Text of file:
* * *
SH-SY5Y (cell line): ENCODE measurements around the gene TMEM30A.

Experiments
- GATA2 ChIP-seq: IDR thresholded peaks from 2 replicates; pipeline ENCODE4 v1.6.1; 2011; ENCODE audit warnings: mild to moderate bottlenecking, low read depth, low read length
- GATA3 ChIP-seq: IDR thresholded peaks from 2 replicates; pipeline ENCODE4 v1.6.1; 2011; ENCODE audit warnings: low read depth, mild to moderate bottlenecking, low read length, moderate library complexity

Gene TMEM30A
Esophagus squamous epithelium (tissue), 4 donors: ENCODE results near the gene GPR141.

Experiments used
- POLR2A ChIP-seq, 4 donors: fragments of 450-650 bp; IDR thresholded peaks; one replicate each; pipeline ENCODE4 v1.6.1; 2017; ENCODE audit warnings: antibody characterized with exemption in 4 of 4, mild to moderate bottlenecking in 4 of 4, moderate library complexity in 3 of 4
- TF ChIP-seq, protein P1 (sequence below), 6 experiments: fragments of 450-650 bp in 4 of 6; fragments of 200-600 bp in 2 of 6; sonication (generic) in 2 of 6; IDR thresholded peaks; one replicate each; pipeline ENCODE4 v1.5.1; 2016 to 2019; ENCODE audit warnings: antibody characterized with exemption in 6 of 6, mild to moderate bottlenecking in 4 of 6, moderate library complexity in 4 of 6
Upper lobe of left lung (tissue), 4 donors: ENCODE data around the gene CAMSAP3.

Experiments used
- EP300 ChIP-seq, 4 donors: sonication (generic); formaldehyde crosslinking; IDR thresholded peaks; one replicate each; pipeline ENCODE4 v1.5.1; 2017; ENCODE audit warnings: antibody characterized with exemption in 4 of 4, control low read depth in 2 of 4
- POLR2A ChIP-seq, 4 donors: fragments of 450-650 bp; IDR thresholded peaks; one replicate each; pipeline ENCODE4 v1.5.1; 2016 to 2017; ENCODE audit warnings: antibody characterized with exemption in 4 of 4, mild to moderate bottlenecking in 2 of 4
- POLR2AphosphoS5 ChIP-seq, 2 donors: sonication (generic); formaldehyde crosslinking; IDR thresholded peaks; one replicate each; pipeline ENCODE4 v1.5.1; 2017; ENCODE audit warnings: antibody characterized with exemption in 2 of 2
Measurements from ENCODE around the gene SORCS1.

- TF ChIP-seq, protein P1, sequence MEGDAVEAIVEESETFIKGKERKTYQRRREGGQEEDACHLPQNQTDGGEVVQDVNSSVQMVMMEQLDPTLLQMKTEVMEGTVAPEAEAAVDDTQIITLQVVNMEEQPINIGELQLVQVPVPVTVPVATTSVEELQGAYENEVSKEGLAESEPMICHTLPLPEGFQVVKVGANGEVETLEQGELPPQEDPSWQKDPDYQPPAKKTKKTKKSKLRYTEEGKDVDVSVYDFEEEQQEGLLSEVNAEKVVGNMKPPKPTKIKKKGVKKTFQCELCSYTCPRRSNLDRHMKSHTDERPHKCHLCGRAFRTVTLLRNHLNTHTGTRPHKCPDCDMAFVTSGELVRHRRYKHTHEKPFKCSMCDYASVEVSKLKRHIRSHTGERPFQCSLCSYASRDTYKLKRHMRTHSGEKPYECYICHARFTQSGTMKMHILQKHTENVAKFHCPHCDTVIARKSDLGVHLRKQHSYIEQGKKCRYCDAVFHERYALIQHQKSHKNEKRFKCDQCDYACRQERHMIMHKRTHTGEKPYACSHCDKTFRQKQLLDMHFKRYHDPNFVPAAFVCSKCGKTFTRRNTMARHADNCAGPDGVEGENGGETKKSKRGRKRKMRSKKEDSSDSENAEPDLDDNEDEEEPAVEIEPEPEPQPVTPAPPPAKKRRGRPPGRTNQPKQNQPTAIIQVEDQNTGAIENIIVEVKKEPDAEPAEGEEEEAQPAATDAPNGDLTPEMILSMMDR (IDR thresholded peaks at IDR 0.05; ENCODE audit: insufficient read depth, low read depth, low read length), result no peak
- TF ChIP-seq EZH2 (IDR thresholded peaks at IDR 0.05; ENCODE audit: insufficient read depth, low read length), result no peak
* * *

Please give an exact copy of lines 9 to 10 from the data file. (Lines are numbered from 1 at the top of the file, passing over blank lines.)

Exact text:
- TF ChIP-seq, protein P1 (sequence below), 6 experiments: fragments of 450-650 bp in 4 of 6; fragments of 200-600 bp in 2 of 6; sonication (generic) in 2 of 6; IDR thresholded peaks; one replicate each; pipeline ENCODE4 v1.5.1; 2016 to 2019; ENCODE audit warnings: antibody characterized with exemption in 6 of 6, mild to moderate bottlenecking in 4 of 6, moderate library complexity in 4 of 6
Upper lobe of left lung (tissue), 4 donors: ENCODE data around the gene CAMSAP3.